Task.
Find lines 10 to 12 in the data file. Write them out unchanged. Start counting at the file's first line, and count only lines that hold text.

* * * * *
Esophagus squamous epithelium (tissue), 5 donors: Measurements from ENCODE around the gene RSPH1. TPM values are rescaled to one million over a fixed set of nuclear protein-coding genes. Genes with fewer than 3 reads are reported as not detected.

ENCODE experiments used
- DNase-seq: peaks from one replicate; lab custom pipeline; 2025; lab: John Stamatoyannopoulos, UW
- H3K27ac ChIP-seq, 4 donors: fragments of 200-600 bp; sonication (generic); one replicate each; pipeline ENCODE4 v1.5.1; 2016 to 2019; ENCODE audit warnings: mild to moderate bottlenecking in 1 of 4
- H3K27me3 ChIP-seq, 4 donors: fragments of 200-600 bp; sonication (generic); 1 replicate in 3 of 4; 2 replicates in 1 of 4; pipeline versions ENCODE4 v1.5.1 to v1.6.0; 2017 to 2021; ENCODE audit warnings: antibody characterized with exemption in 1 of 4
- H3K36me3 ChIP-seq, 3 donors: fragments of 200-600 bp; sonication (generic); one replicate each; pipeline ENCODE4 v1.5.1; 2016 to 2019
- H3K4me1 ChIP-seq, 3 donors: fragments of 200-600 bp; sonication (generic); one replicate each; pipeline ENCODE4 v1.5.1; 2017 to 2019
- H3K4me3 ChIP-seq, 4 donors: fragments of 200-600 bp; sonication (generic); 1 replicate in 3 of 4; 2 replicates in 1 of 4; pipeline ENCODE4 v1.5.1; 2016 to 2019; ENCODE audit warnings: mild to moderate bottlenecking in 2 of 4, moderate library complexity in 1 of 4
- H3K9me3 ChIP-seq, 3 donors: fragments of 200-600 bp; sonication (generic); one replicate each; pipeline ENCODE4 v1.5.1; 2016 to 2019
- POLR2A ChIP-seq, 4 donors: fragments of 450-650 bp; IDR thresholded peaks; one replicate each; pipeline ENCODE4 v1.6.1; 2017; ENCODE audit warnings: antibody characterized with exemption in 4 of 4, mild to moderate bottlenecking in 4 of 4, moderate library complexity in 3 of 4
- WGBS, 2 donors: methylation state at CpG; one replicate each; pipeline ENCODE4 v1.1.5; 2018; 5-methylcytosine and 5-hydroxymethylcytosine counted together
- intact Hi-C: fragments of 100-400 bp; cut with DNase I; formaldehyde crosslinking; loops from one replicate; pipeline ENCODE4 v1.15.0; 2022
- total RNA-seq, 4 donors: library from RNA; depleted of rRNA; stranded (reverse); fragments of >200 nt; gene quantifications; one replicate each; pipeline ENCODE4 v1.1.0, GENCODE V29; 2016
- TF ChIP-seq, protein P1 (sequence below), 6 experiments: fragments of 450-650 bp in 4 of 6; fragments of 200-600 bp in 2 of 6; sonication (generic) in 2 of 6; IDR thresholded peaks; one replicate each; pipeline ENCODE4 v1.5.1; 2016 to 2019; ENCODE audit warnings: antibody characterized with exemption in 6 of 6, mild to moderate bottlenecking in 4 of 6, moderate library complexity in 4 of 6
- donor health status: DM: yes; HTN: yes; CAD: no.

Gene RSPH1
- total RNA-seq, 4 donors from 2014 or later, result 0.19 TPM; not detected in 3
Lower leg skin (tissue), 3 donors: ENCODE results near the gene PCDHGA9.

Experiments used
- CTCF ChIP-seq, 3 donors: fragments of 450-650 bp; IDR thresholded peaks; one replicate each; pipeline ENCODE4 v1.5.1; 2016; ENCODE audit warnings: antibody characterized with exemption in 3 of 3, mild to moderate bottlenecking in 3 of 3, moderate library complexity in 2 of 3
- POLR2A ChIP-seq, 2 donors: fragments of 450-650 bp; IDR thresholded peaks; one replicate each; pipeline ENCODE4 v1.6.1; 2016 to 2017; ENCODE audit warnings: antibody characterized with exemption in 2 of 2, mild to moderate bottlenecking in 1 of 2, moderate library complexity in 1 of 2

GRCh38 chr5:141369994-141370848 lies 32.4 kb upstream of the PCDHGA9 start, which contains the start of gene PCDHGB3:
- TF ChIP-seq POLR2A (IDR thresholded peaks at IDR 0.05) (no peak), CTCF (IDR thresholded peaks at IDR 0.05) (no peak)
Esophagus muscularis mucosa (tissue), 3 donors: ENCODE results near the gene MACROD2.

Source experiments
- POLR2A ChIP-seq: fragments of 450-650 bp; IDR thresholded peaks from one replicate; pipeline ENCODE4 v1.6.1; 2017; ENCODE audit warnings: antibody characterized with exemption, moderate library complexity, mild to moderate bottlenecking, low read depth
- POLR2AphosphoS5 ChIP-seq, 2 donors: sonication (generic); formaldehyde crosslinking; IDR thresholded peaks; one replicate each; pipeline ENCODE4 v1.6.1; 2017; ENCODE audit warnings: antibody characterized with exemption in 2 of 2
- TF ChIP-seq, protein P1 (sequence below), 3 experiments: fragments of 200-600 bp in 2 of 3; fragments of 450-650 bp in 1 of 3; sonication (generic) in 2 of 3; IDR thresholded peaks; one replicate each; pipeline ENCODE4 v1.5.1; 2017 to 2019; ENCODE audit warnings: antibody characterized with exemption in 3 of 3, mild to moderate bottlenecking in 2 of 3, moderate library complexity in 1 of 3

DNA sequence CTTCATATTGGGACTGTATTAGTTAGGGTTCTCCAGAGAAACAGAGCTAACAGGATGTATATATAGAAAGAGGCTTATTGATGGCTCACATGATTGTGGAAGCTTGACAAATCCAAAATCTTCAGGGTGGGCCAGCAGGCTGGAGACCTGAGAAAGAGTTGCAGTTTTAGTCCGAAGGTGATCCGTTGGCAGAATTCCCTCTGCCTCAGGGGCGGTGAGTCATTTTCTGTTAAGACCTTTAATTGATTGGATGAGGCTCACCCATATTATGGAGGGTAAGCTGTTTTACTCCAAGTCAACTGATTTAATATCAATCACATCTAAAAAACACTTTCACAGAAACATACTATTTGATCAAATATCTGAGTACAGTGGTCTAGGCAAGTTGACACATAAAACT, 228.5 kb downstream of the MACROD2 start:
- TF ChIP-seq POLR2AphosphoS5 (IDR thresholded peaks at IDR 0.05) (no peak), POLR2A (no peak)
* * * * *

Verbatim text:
- POLR2A ChIP-seq, 4 donors: fragments of 450-650 bp; IDR thresholded peaks; one replicate each; pipeline ENCODE4 v1.6.1; 2017; ENCODE audit warnings: antibody characterized with exemption in 4 of 4, mild to moderate bottlenecking in 4 of 4, moderate library complexity in 3 of 4
- WGBS, 2 donors: methylation state at CpG; one replicate each; pipeline ENCODE4 v1.1.5; 2018; 5-methylcytosine and 5-hydroxymethylcytosine counted together
- intact Hi-C: fragments of 100-400 bp; cut with DNase I; formaldehyde crosslinking; loops from one replicate; pipeline ENCODE4 v1.15.0; 2022